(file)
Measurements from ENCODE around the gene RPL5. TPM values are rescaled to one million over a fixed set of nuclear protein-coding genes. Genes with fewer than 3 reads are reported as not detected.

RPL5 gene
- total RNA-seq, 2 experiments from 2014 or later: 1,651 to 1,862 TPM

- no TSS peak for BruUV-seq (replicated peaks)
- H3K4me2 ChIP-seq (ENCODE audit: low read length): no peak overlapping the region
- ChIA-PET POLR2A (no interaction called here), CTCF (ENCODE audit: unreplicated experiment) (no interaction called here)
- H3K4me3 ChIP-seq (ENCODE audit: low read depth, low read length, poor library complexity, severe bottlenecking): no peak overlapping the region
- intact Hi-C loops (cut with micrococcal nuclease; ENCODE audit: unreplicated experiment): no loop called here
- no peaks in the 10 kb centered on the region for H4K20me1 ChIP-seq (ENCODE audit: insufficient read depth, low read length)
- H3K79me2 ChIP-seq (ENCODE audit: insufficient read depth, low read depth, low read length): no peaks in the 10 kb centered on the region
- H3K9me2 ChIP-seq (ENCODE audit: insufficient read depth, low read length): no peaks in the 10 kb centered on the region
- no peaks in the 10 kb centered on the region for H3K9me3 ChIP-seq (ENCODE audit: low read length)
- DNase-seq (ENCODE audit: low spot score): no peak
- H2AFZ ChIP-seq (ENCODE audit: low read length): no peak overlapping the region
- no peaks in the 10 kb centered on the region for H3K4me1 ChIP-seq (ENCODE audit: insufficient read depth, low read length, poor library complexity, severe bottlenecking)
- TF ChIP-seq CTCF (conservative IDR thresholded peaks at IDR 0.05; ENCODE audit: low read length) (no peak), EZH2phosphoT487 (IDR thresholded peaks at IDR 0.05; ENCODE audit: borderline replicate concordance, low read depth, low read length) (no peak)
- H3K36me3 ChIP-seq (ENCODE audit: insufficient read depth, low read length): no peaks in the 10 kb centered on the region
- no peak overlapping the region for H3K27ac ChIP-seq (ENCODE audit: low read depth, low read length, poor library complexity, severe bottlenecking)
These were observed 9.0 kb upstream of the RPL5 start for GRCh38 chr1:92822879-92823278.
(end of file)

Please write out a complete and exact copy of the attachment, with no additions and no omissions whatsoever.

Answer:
Measurements from ENCODE around the gene RPL5. TPM values are rescaled to one million over a fixed set of nuclear protein-coding genes. Genes with fewer than 3 reads are reported as not detected.

RPL5 gene
- total RNA-seq, 2 experiments from 2014 or later: 1,651 to 1,862 TPM

- no TSS peak for BruUV-seq (replicated peaks)
- H3K4me2 ChIP-seq (ENCODE audit: low read length): no peak overlapping the region
- ChIA-PET POLR2A (no interaction called here), CTCF (ENCODE audit: unreplicated experiment) (no interaction called here)
- H3K4me3 ChIP-seq (ENCODE audit: low read depth, low read length, poor library complexity, severe bottlenecking): no peak overlapping the region
- intact Hi-C loops (cut with micrococcal nuclease; ENCODE audit: unreplicated experiment): no loop called here
- no peaks in the 10 kb centered on the region for H4K20me1 ChIP-seq (ENCODE audit: insufficient read depth, low read length)
- H3K79me2 ChIP-seq (ENCODE audit: insufficient read depth, low read depth, low read length): no peaks in the 10 kb centered on the region
- H3K9me2 ChIP-seq (ENCODE audit: insufficient read depth, low read length): no peaks in the 10 kb centered on the region
- no peaks in the 10 kb centered on the region for H3K9me3 ChIP-seq (ENCODE audit: low read length)
- DNase-seq (ENCODE audit: low spot score): no peak
- H2AFZ ChIP-seq (ENCODE audit: low read length): no peak overlapping the region
- no peaks in the 10 kb centered on the region for H3K4me1 ChIP-seq (ENCODE audit: insufficient read depth, low read length, poor library complexity, severe bottlenecking)
- TF ChIP-seq CTCF (conservative IDR thresholded peaks at IDR 0.05; ENCODE audit: low read length) (no peak), EZH2phosphoT487 (IDR thresholded peaks at IDR 0.05; ENCODE audit: borderline replicate concordance, low read depth, low read length) (no peak)
- H3K36me3 ChIP-seq (ENCODE audit: insufficient read depth, low read length): no peaks in the 10 kb centered on the region
- no peak overlapping the region for H3K27ac ChIP-seq (ENCODE audit: low read depth, low read length, poor library complexity, severe bottlenecking)
These were observed 9.0 kb upstream of the RPL5 start for GRCh38 chr1:92822879-92823278.